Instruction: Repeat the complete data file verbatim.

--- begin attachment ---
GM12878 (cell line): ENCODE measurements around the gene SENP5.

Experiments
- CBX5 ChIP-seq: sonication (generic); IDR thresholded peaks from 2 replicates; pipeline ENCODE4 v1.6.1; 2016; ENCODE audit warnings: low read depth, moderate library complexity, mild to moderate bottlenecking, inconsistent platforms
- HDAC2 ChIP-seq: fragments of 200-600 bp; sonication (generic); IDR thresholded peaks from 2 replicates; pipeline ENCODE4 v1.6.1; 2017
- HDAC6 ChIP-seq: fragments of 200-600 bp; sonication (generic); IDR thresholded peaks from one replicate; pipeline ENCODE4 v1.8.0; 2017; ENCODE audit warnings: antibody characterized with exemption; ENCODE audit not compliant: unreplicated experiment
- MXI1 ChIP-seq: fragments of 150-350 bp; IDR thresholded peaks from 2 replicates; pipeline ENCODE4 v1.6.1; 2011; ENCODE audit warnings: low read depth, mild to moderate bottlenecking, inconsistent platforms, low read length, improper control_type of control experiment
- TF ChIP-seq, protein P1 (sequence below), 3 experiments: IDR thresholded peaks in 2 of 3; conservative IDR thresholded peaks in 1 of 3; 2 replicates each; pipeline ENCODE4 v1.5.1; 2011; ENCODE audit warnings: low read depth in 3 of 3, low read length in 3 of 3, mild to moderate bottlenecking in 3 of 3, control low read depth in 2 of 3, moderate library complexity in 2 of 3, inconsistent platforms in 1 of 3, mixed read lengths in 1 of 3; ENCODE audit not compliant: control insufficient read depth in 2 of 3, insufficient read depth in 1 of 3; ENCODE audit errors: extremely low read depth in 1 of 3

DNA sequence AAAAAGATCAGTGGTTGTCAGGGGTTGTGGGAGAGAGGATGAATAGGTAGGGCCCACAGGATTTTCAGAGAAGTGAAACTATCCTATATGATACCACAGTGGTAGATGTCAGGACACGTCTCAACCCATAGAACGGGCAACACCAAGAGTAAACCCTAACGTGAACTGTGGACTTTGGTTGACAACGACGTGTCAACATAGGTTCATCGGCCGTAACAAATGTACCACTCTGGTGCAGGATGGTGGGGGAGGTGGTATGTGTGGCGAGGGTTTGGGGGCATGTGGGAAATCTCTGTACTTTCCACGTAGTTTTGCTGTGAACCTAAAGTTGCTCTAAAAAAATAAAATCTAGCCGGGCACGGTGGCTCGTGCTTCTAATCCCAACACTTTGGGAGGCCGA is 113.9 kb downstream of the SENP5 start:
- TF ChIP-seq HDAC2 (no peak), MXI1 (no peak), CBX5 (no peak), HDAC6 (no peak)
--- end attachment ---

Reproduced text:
GM12878 (cell line): ENCODE measurements around the gene SENP5.

Experiments
- CBX5 ChIP-seq: sonication (generic); IDR thresholded peaks from 2 replicates; pipeline ENCODE4 v1.6.1; 2016; ENCODE audit warnings: low read depth, moderate library complexity, mild to moderate bottlenecking, inconsistent platforms
- HDAC2 ChIP-seq: fragments of 200-600 bp; sonication (generic); IDR thresholded peaks from 2 replicates; pipeline ENCODE4 v1.6.1; 2017
- HDAC6 ChIP-seq: fragments of 200-600 bp; sonication (generic); IDR thresholded peaks from one replicate; pipeline ENCODE4 v1.8.0; 2017; ENCODE audit warnings: antibody characterized with exemption; ENCODE audit not compliant: unreplicated experiment
- MXI1 ChIP-seq: fragments of 150-350 bp; IDR thresholded peaks from 2 replicates; pipeline ENCODE4 v1.6.1; 2011; ENCODE audit warnings: low read depth, mild to moderate bottlenecking, inconsistent platforms, low read length, improper control_type of control experiment
- TF ChIP-seq, protein P1 (sequence below), 3 experiments: IDR thresholded peaks in 2 of 3; conservative IDR thresholded peaks in 1 of 3; 2 replicates each; pipeline ENCODE4 v1.5.1; 2011; ENCODE audit warnings: low read depth in 3 of 3, low read length in 3 of 3, mild to moderate bottlenecking in 3 of 3, control low read depth in 2 of 3, moderate library complexity in 2 of 3, inconsistent platforms in 1 of 3, mixed read lengths in 1 of 3; ENCODE audit not compliant: control insufficient read depth in 2 of 3, insufficient read depth in 1 of 3; ENCODE audit errors: extremely low read depth in 1 of 3

DNA sequence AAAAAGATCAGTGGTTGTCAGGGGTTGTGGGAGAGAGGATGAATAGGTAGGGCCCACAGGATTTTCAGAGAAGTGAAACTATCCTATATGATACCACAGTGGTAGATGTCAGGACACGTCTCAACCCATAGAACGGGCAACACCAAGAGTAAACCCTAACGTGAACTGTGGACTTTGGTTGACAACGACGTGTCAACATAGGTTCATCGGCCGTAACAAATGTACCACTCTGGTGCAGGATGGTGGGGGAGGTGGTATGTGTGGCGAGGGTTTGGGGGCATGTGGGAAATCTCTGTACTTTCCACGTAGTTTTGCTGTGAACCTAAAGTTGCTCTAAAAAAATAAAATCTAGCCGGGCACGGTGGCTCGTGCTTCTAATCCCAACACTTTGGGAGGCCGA is 113.9 kb downstream of the SENP5 start:
- TF ChIP-seq HDAC2 (no peak), MXI1 (no peak), CBX5 (no peak), HDAC6 (no peak)